Pale appearance: Normally, a Piranha might have a very colorful chest, like the famous Red-Bellied Piranha. It could be that they are too young, or they are stressed. Piranha slightly lose their color overnight as well.
Turning on their sides: If they do this it will normally be because they wish to rub themselves on the gravel bottom. This could be due to unclean water, an infection or a parasite that needs to be removed.
Mouth open: Normally you don’t see Piranha teeth. If their mouths are open and there’s quick movement from side to side, this is like a bull getting ready to charge. They are preparing for conflict. Again, consider whether there is enough room, decoration or cover for them to relieve their stress.
Chomping: The act of biting repeatedly, is either a warning to other fish, the final sign before an attack, or hunger. If they are normally stress free then you should feed them. If they are fed regularly, they could be stressed if you see it often. Again check tank size rule, decoration, water quality or available cover.
Tank circling: Piranha can do this if one wants to dominate the tank. They may be declaring territory. Either that or something is wrong, normally a lack of space.
Brighter colors: If the Piranha look a little brighter than normal, it’s a sign of the extreme emotions, either very happy or very angry. You will probably soon find out which.
Dull color: Could be a sign they are getting ready to breed if it suddenly happens. Piranha slightly lose their color during the night anyway.
Pairing: As well as the dulling colors, when Piranha are getting ready to breed the male and female will get side by side and wag tails.
Fin nipping: Often the first warning of stress in the tank, especially if the Piranha are well fed. This is a desist behaviour from the Piranha. Often if one is trying to dominate then this may be resistance to that behaviour Check your Piranha are not stressed.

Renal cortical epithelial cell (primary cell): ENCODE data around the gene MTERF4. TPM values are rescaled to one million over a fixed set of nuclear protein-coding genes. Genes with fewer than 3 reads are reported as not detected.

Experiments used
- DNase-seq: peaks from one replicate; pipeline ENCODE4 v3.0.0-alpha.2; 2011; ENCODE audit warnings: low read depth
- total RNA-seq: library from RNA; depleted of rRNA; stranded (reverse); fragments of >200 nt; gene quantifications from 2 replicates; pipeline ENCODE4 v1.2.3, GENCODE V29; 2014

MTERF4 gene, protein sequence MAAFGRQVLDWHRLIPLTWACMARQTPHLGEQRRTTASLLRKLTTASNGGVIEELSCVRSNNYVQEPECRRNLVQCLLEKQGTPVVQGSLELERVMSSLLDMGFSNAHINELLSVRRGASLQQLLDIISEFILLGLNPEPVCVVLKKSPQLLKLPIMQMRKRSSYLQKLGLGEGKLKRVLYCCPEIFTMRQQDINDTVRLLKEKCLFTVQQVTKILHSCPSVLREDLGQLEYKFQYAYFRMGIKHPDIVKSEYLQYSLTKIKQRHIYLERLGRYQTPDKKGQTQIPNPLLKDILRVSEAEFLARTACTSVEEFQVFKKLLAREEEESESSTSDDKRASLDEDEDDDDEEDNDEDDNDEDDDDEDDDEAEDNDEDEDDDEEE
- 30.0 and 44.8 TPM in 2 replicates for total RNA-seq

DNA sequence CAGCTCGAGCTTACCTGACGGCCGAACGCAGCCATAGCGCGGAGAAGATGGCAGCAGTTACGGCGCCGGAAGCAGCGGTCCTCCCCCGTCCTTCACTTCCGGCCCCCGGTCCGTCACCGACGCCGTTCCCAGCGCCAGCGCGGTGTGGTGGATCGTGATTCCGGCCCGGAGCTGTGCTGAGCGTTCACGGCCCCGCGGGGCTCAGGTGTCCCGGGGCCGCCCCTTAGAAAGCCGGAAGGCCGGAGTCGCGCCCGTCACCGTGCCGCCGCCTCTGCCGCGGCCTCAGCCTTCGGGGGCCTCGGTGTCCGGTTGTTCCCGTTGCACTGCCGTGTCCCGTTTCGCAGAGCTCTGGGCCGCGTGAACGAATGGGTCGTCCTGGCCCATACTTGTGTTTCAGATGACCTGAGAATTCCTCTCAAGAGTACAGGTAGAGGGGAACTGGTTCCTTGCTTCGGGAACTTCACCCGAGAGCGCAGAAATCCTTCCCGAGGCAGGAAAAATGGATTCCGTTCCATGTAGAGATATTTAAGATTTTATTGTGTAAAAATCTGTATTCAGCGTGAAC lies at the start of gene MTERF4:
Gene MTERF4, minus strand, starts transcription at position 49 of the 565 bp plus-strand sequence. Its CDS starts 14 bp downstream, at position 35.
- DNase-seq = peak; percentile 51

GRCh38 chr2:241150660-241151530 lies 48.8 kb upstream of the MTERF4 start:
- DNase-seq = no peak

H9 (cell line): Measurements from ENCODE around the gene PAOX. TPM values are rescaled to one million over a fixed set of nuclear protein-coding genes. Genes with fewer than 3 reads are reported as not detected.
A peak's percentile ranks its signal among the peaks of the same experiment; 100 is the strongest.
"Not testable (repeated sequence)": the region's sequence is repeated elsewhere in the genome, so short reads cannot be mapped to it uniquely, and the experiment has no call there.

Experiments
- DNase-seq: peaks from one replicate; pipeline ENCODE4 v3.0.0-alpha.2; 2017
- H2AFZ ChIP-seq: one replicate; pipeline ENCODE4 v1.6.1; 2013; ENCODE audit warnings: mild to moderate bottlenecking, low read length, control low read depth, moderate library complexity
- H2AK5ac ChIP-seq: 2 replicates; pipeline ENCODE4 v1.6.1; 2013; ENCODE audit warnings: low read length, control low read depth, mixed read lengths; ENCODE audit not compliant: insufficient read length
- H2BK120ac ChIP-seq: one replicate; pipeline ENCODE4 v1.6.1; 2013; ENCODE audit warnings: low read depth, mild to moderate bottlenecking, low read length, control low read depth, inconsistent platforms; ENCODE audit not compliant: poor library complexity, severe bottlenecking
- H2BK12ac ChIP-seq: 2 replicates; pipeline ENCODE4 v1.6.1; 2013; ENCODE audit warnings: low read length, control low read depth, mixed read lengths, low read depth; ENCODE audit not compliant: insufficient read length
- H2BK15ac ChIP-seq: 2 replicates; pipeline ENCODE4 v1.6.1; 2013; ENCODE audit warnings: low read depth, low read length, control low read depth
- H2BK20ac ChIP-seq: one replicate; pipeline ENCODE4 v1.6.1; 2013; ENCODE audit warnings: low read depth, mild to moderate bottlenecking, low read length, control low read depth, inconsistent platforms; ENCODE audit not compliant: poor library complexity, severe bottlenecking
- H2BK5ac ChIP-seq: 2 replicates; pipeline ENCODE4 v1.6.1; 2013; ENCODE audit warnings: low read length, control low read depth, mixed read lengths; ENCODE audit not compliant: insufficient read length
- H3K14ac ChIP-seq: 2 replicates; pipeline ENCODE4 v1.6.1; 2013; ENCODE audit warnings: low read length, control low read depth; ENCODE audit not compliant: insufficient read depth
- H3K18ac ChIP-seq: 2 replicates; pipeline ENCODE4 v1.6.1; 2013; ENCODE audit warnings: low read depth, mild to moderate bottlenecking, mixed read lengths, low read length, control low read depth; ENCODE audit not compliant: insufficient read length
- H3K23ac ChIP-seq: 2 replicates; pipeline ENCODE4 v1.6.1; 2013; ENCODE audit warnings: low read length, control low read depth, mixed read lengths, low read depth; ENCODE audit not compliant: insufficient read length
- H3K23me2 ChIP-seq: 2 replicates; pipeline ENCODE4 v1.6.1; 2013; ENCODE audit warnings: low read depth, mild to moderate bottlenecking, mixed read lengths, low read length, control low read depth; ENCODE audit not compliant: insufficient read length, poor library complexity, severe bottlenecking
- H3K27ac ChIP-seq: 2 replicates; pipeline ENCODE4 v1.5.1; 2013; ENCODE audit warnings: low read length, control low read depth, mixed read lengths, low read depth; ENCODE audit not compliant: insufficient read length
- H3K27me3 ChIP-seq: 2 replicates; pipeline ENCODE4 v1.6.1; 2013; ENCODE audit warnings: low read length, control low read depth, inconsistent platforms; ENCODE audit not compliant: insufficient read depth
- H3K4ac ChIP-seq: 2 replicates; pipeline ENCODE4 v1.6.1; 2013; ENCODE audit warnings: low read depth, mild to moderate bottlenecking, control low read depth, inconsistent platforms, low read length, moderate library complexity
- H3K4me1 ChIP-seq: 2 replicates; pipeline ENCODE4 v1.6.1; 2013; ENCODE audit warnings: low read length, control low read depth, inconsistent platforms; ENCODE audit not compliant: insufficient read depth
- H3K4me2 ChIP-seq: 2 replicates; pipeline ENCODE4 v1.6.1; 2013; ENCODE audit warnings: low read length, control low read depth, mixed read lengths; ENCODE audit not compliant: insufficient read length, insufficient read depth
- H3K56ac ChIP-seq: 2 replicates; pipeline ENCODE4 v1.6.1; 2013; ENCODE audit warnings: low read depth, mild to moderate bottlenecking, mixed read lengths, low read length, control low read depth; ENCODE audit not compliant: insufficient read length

Hunger strike: Often when Piranha are introduced to a tank they don’t eat for a while. This is normal, or if something else is introduced to the environment. Give them time, eventually hunger will get the better of them.
Skittish: Young Piranha fry are skittish, as is their nature, but adult Piranha can be just as skittish or startled. They can be resting and a noise or light will trigger one of them, which ‘wakes’ the school. Remember, they are naturally shy and timid.
Hiding: Occasionally, Piranha will hide in the decoration and it looks like they are trying to avoid the tank. It could be a nervous fish, but it could be that they are stressed. Check the normal reasons but if they are seeking dark cover, consider that the lights may be too bright. Piranha don’t have eyelids so can’t block out strong light, which is uncomfortable for them.
Piranha are a fascinating fish to keep, full of their foibles and behaviours. Some are perfectly naturally and just the way the species behaves.
A lot of problems can be put down to stressed fish, especially if they are combative. The main reasons for stress are inadequate tank size causing confinement, poor water quality, noisy environment, poor overhead cover or excessive lighting.
Any one of those is quite easy to rectify. Stressed fish will undoubtedly lead to unhealthy fish and shorten their lifespan.